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Levels of Structural Organization / Organ Systems

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Movement, Responsiveness, Digestion, Metabolism, Excretion, reproduction, Growth.
List the Functional Characteristics necessary to maintain life in humans
Movement
change in position of the body or of a body part; motion of an internal organ. (cardio, digestive, and urinary system)
Responsiveness
is the organism's ability to sense changes taking place inside or outside the body
Digestion
Is the braking down of ingested foodstuffs to simple molecules that can be absorbed into the blood.
Metabolism
combination of chemical reactions through which an organism builds up or breaks down materials as it carries out its life processes
Excretion
Is the process of removing wastes, or excreta, from the body. (Digestive system, urinary system)
Reproduction
Occurs at the cellular and the organismal level. The orginal cell divides, producing two identical daguhter cells that may then be used for body growth or repair.
Growth
Is an increase in size of a body part or the ogranism. it is usually accomplished by increasing the number of cells. However, individual cells also increse in size when not dividing.
Nutrients, Oxygen, Water, Normal Body Temperature, Appropriate Atmospheric Pressure
List the 5 survival needs of the body
Oxygen
gas that enters the blood through the lungs and travels to the heart to be pumped via arteries to all body cells. ( 20% of the air we breathe)
Water
Accounts for 60-80% of our body weight and is the single most abundant chemical substance in the body.
Normal Body Temperature
If Chemical reactions are to continue at life-sustaining rates, 98.6 F (37 C) must be maintained. (If temperatures drops below 98.6 F metabolic reactions become slower and slower and finally stop. If above 98.6 F chemical reactions occur at frantic pace and body proteins lose their characteristic shape and stop functioning.
Appropriate Atmospheric Pressure
Is the force that air exerts on the surface of the body. Breathing and gass exchange in the lungs depends on it.
Nutrients
Chemical substances in food that your body needs to grow, to repar itself, and to supply you with energy. (Carbohydrates are the major energy fuel for body cells.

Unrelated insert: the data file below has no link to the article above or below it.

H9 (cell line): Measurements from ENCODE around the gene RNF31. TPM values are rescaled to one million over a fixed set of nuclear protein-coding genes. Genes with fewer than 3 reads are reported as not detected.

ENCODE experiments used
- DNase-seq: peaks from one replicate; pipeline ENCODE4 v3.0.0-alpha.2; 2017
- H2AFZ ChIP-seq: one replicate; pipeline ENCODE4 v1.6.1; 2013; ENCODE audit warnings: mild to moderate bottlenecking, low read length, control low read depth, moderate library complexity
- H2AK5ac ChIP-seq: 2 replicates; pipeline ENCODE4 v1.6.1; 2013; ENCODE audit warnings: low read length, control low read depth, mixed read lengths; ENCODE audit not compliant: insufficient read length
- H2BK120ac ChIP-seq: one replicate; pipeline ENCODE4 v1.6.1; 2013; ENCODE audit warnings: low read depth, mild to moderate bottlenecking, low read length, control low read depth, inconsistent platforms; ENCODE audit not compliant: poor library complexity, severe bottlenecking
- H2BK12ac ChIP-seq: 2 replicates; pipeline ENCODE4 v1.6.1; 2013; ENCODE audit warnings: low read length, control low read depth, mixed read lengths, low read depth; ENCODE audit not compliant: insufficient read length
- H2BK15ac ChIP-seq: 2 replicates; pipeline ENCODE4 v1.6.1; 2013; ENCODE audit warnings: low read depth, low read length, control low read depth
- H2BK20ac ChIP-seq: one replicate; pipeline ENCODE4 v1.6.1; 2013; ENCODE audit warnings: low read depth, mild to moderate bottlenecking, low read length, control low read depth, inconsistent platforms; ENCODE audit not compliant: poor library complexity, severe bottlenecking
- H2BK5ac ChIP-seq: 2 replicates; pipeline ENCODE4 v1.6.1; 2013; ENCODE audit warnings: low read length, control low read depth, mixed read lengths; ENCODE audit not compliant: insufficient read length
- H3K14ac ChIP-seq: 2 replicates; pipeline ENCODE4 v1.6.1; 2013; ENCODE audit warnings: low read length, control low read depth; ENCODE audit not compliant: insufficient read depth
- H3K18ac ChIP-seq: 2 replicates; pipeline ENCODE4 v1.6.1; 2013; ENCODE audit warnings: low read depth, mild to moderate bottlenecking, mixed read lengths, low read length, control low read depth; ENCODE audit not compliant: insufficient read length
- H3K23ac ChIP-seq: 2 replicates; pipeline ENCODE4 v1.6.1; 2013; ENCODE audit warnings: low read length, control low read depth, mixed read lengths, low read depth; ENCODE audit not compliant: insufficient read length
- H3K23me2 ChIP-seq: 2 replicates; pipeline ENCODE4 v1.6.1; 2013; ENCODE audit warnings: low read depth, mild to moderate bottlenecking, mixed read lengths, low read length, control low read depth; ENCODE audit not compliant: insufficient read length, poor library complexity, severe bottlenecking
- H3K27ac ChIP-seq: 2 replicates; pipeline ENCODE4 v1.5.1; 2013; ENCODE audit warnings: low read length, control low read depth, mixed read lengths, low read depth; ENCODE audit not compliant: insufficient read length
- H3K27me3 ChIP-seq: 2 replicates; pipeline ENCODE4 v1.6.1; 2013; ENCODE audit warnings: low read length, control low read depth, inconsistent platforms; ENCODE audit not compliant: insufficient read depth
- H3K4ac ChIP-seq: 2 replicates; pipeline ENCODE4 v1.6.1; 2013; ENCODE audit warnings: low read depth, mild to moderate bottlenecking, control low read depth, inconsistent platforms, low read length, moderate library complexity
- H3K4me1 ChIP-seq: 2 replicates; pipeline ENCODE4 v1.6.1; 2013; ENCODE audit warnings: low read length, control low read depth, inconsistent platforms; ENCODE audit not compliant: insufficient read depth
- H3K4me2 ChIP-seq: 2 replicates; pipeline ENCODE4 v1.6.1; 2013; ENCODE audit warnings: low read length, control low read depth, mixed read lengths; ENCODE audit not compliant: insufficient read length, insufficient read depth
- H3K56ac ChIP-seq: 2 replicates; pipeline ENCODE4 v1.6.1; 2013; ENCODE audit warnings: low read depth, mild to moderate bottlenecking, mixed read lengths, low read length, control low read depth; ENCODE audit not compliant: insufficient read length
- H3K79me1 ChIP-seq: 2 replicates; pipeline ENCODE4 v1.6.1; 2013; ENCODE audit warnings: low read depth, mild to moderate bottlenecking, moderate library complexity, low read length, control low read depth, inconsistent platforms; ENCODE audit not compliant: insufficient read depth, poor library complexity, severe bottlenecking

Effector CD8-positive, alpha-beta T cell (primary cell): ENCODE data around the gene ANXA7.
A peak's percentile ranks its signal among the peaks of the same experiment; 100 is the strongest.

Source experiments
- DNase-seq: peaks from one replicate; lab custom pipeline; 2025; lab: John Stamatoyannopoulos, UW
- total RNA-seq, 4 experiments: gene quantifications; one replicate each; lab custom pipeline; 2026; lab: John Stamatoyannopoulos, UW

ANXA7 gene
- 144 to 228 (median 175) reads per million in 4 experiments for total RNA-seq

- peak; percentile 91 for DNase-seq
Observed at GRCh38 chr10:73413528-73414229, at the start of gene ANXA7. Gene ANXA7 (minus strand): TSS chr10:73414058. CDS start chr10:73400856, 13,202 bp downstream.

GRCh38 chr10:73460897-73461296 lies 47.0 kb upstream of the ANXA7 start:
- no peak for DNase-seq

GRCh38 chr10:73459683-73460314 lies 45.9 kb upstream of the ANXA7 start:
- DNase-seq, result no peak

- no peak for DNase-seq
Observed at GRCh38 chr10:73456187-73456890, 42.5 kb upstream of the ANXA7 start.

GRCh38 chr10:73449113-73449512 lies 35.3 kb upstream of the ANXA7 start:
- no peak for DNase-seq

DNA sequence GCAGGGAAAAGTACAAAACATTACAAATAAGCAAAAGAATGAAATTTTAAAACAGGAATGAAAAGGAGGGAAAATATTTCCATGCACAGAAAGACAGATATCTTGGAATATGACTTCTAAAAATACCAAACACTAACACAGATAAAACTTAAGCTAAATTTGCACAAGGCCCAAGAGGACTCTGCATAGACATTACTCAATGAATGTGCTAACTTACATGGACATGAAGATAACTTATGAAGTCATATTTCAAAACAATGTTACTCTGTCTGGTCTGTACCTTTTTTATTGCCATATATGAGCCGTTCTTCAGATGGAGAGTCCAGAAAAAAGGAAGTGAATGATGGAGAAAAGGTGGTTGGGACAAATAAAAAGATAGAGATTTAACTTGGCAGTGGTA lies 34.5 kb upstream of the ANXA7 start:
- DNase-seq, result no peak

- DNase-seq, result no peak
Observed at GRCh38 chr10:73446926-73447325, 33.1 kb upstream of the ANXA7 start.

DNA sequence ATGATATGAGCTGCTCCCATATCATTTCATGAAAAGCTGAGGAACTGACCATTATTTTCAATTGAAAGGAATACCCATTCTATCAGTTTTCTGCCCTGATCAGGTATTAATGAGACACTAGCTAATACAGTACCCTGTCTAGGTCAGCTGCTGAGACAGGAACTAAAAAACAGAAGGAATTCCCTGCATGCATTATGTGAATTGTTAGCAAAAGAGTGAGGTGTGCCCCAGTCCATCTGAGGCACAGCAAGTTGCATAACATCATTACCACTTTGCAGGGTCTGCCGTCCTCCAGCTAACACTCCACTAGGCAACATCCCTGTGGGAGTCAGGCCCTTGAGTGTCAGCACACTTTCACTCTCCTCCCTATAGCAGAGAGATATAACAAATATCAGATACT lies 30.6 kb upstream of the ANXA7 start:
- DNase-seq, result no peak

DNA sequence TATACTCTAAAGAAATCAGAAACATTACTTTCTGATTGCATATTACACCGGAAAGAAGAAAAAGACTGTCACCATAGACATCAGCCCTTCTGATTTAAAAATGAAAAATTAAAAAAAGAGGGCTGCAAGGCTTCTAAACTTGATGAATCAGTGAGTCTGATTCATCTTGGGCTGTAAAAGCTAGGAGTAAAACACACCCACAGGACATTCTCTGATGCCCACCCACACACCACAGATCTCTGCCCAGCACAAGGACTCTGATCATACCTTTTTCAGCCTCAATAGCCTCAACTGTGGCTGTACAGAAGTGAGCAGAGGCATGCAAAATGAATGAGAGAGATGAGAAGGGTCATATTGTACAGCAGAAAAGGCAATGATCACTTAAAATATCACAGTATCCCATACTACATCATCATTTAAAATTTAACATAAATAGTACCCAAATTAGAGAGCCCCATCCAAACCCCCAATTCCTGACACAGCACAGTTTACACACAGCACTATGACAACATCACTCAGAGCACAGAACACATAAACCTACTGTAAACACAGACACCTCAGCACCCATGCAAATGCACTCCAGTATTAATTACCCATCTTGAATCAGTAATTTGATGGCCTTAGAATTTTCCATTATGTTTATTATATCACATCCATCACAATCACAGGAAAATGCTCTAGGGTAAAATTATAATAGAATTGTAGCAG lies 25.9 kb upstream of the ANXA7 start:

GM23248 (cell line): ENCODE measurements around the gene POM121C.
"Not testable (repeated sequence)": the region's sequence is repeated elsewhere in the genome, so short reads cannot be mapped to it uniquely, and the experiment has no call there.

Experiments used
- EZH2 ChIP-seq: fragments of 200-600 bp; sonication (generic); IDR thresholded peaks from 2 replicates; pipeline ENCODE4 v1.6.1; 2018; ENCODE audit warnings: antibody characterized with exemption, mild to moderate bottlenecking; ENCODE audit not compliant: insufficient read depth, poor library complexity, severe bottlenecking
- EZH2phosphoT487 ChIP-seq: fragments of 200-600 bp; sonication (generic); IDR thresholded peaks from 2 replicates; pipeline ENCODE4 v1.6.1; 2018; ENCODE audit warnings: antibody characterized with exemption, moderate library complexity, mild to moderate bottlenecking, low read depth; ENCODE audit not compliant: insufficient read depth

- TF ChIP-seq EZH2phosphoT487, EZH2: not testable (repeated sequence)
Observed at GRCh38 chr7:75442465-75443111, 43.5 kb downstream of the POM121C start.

Homeostasis
Balance, or a dynamic state of equilibrium.
Nervous and endocrine systems
These two systems together control the bpdy responses to changes in the environment. Hint (homeostasis is maintained by the...)
Receptor, Control Center and Effector
All Homeostatic control mechanisms are processes involving at least three components that work together. What are they? Hint (Homeostasis)
Receptor
Is some type of sensor that monitors the environment and responds to changes, called stimuli, by sending information (input) to the second component, the control center.
Control center
processes information and directs the effector to make an appropriate response. Hint ( Set point)
1) Stimulus: Produces change in variable
2) Receptor: Detects Change
3) Input: Information sent along afferent pathway to control center
4) Output: Information sent along efferent pathway to effector
5) Response: of Effector feeds back to reduce the effect of stimulus and returns variable to homeostatic level.
What are the 5 steps in homeostatic control
Negative Feed back and Positive Feedback Mechanisms
What are the two types of Homeostatic control Mechanisms?
Negative feedback mechanisms
Some substance that has gotten too high or too low (Temperature - when it goes higher than the set point so receptors notice this and sends a message to the hypothalamus then it will send a message to the blood vessels and they expand to evaporate heat and sweat and that causes your temperature to lower and go back to the set point)
Positive feedback mechanism
The result or response enhances the original stimulus so that the activity (output) is accelerated.
Homeostatic Imbalance
disturbance of homeostasis or the body's normal equilibrium